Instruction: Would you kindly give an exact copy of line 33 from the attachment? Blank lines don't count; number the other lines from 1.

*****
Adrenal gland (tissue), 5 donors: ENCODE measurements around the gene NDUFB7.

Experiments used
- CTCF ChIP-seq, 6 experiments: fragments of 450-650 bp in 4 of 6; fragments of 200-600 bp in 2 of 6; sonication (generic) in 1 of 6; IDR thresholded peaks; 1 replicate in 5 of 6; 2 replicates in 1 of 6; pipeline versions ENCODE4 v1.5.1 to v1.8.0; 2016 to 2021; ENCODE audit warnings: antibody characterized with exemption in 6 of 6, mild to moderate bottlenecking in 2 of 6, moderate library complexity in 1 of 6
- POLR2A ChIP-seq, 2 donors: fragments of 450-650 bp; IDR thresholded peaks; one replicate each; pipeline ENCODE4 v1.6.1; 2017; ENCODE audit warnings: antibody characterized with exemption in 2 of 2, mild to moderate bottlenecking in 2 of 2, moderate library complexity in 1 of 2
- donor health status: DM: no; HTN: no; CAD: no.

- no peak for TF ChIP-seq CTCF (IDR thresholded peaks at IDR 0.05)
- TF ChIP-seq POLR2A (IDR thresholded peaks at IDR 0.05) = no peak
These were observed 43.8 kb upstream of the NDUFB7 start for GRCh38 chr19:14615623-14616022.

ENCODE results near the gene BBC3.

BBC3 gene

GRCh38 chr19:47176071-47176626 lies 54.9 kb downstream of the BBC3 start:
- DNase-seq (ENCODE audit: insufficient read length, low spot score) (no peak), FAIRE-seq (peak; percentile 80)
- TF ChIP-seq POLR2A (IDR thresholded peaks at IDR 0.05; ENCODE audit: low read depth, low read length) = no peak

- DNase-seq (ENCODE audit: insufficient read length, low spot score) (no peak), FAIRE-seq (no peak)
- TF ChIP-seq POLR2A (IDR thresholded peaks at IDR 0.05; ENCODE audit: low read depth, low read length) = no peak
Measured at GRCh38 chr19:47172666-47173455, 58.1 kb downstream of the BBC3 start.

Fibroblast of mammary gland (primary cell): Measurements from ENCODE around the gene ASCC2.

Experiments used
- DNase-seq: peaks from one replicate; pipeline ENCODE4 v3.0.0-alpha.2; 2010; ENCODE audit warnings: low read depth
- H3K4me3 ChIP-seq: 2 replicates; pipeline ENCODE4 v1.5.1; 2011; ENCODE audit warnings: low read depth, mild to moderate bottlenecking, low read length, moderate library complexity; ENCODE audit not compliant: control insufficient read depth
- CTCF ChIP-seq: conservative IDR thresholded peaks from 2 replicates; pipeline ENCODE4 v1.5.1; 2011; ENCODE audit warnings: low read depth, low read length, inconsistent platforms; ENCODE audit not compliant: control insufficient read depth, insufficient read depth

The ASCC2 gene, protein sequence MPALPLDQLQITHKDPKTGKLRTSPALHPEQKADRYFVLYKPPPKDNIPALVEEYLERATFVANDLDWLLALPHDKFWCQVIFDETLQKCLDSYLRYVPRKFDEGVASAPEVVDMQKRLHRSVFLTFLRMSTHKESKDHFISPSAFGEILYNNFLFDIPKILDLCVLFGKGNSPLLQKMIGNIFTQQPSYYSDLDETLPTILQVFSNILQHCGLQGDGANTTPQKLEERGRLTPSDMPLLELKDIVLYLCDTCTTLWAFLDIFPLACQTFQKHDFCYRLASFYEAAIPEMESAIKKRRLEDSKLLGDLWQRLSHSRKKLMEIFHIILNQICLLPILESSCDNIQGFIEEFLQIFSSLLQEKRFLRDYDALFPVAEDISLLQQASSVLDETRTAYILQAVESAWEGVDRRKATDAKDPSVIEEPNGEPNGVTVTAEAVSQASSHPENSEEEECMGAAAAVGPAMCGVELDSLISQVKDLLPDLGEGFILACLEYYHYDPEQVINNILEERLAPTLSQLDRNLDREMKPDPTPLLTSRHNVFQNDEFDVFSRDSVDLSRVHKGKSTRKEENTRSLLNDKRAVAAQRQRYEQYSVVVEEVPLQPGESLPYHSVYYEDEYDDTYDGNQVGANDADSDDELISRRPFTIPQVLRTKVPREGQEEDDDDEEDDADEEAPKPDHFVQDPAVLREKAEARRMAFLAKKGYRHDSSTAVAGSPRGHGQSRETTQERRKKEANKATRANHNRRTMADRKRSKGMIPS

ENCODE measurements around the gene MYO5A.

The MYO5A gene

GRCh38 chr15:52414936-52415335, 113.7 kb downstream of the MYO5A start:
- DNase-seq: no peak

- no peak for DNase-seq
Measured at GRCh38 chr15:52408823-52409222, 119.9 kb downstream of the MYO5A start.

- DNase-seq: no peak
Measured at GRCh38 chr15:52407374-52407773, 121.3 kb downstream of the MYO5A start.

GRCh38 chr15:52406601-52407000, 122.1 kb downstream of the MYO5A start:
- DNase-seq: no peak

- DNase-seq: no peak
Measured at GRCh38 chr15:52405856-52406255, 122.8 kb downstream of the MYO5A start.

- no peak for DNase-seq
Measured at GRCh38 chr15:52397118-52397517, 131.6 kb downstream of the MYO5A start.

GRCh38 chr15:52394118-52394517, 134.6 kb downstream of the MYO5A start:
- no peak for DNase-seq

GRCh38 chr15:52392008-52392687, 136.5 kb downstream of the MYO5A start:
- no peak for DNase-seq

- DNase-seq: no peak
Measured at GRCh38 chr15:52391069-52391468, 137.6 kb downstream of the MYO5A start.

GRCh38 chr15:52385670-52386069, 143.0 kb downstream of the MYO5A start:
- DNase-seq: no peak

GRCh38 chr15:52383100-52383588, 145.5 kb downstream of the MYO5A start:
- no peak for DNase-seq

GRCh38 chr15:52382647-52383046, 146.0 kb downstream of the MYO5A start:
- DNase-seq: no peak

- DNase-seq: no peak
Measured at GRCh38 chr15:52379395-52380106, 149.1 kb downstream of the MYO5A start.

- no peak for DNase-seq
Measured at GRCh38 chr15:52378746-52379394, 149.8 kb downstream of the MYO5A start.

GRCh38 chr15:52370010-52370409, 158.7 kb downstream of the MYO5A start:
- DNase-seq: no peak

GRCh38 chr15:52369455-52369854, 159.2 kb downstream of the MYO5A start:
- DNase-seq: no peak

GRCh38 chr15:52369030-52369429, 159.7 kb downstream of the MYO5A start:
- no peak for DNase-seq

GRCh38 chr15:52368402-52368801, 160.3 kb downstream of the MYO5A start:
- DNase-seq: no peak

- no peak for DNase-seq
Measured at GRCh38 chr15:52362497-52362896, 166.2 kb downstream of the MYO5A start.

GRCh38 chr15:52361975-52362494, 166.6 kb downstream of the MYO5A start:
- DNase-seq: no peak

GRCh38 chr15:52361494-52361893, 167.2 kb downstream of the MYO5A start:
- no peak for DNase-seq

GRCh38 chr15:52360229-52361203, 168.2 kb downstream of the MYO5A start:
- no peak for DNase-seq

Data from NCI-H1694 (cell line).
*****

- DNase-seq: no peak